VAIL, Colo. - Ski towns and their down-valley siblings have been conspiring to be part of this great energy transformation underway.
Colorado Biz Magazine reports that town staffers in Vail have been trying to put together the pieces for a woody biomass plant that would generate heat for portions of Vail Village during winter and create electricity during summer.
The proposal has yet to go before the town council, and it seems to rely upon the perhaps thin hope of federal aid. But the larger story is that woody biomass - an ancient form of heating, but improved with new technology - has been getting lots of attention, owing in part to the many beetle-killed pine trees now much in evidence in Colorado and elsewhere.
Experts tell the magazine that woody biomass has a rapid payback in places that burn propane, such as is the case in Fairplay and Oak Creek, two mountain towns in Colorado where wood-burning projects have been completed or are underway. But it's important, they say, to scale the projects to the appropriate size. In other words, wood must be available after the beetle-killed trees have fallen to the forest floor and rotted. Wilderness designations and other protections plus the simple matter of steep slopes and inaccessibility make many forested tracts unavailable for tree harvesting.
Still, enough wood exists to heat many buildings. The National Renewable Energy Laboratory, located in the suburbs west of Denver, has a 400,000-square-foot building campus now being heated primarily by wood, most of it killed by beetles, reports the magazine.
One of the places where burning wood has already been cutting down the natural gas bill is in Gilpin County, where the gambling towns of Central City and Blackhawk are located. There, a public works garage has been heated since 2007 with great success.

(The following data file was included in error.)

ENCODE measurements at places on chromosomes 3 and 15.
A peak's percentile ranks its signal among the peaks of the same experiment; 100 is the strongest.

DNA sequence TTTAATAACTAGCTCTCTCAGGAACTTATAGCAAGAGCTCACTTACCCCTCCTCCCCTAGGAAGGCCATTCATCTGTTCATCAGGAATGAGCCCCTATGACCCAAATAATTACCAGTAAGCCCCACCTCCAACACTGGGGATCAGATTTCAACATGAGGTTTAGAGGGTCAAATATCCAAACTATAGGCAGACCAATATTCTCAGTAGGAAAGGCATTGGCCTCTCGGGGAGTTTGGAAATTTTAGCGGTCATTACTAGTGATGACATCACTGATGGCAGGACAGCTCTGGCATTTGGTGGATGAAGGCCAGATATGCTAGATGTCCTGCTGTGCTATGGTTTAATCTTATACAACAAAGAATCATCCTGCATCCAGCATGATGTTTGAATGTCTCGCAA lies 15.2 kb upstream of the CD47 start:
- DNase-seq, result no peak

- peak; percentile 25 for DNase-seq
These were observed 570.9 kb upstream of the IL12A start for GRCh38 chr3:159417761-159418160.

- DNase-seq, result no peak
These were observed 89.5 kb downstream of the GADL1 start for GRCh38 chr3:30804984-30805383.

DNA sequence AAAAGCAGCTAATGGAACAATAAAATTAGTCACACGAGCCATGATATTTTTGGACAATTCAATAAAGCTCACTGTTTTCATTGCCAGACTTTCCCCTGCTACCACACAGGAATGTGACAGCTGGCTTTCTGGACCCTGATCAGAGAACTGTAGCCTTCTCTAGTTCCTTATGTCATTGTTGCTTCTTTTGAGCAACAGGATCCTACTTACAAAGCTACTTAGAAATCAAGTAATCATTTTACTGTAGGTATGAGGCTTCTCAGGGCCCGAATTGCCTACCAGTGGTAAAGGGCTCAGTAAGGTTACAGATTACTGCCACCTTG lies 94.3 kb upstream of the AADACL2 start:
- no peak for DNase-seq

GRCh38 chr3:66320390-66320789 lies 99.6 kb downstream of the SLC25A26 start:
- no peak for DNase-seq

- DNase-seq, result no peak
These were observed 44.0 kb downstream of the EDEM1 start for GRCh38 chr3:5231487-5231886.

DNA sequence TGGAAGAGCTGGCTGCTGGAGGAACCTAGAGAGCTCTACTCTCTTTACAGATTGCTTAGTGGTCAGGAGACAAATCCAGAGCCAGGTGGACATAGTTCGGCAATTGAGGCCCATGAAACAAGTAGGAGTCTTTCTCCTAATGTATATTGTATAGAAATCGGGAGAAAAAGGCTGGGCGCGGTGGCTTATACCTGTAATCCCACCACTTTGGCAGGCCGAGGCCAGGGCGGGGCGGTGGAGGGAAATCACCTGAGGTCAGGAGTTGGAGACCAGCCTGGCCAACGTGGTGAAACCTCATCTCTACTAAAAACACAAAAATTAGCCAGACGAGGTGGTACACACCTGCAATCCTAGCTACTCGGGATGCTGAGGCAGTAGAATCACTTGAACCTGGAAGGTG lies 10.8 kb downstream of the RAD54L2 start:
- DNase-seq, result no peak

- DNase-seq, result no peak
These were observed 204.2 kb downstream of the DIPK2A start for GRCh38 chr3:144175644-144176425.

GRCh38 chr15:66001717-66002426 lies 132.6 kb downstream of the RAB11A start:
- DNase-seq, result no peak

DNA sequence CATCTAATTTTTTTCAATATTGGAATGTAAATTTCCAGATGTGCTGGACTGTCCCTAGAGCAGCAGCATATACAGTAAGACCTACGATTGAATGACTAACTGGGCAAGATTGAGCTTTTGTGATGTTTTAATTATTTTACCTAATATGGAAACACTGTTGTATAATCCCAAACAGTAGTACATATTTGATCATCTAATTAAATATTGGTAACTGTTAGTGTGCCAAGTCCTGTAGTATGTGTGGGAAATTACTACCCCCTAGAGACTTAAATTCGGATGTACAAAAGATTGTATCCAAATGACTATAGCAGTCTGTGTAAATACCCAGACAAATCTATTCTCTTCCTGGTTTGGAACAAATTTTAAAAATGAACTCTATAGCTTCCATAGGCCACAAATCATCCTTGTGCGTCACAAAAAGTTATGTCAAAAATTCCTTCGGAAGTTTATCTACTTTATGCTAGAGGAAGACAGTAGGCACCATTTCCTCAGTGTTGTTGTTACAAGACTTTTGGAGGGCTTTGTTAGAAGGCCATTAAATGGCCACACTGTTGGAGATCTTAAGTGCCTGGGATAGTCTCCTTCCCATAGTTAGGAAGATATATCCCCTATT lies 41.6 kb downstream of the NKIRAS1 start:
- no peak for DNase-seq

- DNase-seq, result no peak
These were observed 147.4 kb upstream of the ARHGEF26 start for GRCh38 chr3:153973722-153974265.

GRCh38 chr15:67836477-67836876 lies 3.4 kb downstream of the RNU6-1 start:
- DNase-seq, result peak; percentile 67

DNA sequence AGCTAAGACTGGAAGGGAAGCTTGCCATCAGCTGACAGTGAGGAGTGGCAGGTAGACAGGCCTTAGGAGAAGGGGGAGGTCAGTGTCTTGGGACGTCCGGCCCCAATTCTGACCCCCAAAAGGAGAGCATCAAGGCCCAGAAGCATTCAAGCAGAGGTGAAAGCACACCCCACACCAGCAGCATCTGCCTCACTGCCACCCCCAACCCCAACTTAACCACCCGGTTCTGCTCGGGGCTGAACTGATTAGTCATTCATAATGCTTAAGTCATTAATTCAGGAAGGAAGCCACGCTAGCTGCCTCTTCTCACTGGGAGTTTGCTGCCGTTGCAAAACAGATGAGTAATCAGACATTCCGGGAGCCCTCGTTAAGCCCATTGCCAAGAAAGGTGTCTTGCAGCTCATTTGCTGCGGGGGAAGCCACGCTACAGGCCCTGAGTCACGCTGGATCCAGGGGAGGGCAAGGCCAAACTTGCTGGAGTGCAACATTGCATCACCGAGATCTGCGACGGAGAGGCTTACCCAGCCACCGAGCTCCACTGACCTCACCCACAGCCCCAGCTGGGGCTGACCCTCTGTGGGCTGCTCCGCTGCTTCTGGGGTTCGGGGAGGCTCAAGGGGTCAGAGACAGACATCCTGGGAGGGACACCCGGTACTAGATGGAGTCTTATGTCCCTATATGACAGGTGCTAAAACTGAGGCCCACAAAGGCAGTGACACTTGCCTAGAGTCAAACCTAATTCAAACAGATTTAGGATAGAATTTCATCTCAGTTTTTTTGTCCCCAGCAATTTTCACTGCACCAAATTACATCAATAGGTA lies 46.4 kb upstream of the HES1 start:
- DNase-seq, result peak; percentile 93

Seeing that success, the Gunnison County commissioners have been considering woody biomass heating for their new public works garage. As well, reports the Crested Butte News , wood remains a potential source of heat for a major new building on the campus of Western State College.
From the Durango Telegraph comes a story about two entrepreneurs, Andrew Klotz and Ian Barrowclough, who hope to leverage a partnership with a local government into a de facto solar collector farm. The government relationship, formalized in a public improvement district, would allow tax credits, grants, and federal stimulus funds for their project.
The entrepreneurs hope to get 330 homes to allow installation of photo-voltaic collectors. Homeowners would pay the entrepreneurs $70 to $100 per month for the system, and the electric bills should go down a similar amount.
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